In line with its goal of shifting the focus of immigration from family-based to skills-based, the Senate comprehensive reform bill proposes a number of major changes in the current family-based preference system.
The annual limit of family-based immigrant visas will be reduced from 226,000 to 161,000. The per country cap will rise from 7% to 15%.
The bill will eliminate the 4th preference category for brothers and sisters of U.S. citizens and limit the 3rd preference category to married sons and daughters who are under 31. The changes will take effect after the bill is passed so that petitions filed before that will continue to be processed. U.S. citizens should consider filing their petitions for these relatives now.
Under the current system, the 4th preference category is allocated 65,000 annual visa numbers. As of November 2012, the Department of State recorded 2,873,114 applicants, including 188,521 Filipinos, on the waiting list.
The 3rd preference category on the other hand with current annual allocation of 23,400 has a waiting list of over 830,000 applicants. The bill will allocate 25% of the worldwide level for this scaled-back category.
The first preference category for the unmarried sons and daughters of U.S. citizens will be retained. This category has a waiting list of 288,000 and has an annual allocation of 23,400. Under the bill, it will have 35% of the worldwide allotment.
Unmarried sons and daughters of lawful permanent residents who are classified under the F2B preference category will be allocated 40% of the worldwide level.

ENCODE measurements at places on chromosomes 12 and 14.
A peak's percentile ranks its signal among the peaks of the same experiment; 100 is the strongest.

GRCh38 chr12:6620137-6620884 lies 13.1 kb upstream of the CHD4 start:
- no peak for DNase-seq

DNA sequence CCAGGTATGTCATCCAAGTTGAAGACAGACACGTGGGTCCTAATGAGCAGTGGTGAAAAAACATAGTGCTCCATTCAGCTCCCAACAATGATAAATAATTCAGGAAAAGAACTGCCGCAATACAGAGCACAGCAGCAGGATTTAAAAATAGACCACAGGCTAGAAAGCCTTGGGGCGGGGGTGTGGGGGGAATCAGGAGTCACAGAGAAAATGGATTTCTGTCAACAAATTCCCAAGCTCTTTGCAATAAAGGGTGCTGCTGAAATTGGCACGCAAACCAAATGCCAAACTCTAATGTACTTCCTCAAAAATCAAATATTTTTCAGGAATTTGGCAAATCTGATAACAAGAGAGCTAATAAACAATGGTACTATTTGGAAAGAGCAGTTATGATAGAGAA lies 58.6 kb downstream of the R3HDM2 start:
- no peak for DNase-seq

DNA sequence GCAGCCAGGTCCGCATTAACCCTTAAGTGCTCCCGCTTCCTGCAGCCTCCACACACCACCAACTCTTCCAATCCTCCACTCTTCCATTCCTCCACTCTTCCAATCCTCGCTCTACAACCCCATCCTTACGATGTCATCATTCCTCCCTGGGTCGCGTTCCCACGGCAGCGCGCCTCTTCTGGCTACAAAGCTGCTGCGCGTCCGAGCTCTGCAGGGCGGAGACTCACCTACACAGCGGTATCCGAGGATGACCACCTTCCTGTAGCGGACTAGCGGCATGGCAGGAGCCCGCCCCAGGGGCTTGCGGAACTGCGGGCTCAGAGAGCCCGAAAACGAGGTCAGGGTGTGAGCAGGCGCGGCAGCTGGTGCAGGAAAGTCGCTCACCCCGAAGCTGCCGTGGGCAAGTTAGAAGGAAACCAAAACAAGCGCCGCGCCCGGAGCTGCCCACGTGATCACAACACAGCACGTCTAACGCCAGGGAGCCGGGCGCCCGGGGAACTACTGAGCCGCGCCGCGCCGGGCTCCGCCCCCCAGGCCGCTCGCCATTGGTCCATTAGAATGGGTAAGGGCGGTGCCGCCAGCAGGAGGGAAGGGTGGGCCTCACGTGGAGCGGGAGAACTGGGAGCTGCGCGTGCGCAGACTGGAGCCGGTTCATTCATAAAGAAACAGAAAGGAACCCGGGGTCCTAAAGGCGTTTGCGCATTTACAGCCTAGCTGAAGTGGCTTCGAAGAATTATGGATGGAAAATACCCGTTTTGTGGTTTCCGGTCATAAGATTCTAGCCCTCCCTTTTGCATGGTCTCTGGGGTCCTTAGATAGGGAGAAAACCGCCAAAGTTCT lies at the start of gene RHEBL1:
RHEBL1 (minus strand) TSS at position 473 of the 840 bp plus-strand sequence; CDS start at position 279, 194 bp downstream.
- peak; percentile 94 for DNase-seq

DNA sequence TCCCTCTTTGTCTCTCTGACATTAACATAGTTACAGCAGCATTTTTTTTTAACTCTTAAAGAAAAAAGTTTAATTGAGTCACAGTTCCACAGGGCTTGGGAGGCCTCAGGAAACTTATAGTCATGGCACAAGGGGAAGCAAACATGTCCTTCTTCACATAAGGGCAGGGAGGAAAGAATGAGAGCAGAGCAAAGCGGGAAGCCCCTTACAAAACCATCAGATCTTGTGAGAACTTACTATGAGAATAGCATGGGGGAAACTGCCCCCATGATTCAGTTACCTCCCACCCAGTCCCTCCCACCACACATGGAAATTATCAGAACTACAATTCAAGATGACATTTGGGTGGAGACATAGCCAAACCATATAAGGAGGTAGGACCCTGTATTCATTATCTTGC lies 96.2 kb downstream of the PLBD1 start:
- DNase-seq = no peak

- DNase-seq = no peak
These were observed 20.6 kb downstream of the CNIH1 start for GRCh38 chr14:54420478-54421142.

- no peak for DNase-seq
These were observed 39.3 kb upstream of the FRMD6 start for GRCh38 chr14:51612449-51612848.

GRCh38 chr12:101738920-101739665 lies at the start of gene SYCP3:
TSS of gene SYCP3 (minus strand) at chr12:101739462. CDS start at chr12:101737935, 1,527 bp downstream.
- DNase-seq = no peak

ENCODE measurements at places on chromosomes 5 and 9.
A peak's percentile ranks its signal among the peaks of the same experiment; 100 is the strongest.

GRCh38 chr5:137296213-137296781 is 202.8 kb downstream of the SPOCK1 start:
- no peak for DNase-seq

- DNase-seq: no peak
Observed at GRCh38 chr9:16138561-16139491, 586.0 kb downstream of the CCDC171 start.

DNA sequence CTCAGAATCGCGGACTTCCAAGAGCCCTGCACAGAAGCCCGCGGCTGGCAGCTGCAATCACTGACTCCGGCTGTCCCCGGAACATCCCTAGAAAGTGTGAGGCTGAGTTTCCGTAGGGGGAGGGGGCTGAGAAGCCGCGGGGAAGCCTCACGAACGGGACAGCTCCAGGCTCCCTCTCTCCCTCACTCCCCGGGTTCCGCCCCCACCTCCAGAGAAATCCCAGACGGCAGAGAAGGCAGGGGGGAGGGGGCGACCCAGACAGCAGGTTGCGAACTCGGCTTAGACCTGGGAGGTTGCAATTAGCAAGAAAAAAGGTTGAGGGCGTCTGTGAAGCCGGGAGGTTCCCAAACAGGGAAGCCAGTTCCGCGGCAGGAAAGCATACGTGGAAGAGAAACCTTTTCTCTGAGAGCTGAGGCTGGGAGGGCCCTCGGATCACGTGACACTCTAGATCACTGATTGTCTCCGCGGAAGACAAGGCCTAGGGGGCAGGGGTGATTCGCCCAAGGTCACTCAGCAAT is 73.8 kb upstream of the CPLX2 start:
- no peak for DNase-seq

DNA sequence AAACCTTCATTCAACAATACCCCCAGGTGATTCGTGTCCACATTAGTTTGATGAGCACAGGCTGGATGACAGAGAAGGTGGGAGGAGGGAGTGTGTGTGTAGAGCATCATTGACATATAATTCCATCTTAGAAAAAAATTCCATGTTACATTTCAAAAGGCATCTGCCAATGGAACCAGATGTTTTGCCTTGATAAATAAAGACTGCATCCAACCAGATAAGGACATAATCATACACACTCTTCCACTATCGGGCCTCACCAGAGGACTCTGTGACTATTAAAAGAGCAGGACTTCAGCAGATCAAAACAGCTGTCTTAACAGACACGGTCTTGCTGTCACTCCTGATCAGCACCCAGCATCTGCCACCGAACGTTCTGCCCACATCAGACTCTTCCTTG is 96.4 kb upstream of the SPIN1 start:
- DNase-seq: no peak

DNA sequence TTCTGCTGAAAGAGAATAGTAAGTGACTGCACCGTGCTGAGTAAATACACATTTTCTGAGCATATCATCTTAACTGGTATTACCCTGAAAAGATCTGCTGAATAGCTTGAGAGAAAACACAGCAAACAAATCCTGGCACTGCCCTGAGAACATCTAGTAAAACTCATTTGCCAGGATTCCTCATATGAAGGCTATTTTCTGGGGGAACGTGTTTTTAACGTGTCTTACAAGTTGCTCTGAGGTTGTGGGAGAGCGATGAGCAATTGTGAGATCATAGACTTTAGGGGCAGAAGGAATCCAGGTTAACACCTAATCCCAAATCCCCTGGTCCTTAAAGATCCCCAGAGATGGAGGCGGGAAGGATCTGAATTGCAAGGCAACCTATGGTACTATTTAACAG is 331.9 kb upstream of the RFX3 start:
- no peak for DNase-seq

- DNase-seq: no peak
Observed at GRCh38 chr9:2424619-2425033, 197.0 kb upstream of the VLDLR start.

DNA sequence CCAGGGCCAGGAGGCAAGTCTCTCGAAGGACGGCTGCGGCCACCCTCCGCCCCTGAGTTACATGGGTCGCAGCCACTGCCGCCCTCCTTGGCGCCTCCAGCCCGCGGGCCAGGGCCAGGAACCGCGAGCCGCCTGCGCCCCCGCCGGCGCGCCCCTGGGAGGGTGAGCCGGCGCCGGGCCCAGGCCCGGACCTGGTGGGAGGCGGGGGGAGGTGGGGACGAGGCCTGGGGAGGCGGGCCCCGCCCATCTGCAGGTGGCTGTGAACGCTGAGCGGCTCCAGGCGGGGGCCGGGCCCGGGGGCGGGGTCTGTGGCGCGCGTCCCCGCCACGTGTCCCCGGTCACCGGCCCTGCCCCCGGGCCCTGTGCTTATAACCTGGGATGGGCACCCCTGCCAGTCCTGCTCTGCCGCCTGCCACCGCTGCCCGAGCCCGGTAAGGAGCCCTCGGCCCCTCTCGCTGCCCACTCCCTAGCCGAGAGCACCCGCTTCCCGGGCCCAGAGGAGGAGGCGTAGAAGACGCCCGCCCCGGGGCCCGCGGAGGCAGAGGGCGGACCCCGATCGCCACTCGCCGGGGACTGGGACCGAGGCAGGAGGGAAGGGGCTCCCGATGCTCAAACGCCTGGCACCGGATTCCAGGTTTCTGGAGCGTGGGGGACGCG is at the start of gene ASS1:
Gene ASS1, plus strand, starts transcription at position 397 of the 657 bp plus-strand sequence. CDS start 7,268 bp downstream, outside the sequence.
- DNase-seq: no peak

Spouses and children of lawful permanent residents currently under the F2A category will be upgraded to the immediate relative category and would not therefore be subject to visa number limitation. Under that category they would be allowed to adjust their status even if they have overstayed or worked without authorization. Under the current system, only the spouse, unmarried children and parents of U.S. citizens have this benefit.
Derivative beneficiaries of immediate relatives applying for green card will be allowed to immigrate with their parents unlike now where they have to be petitioned separately under a different category. This will prevent separation of the children from their parents.
The bill will also benefit the unmarried sons and daughters of U.S. citizens under 31 and unmarried adult sons and daughters of lawful permanent residents who are beneficiaries of approved family-based petitions. They will be eligible for V visas to enable them to live and work in the U.S. while waiting for their priority dates to become current.
Brothers and sisters of U.S. citizens and sons and daughters of U.S. citizens over 31 years will also be eligible but they will not be authorized to work and their admission may not exceed 60 days per year.
Other new provisions under the bill include raising the age of a stepchild from 18 to 21 for purposes of allowing sponsorship by the stepparent; raising the age requirement for adopted child from 16 to 18; allowing aged-out children to retain the priority dates of the original petition of their parents; and permitting lawful permanent residents to file for a fiance petition.
The current rules pertaining to termination or reinstatement of registration for an immigrant visa, retention of priority dates, automatic conversion of visa petitions, petition for orphans and widows and inadmissibility waivers will be modified.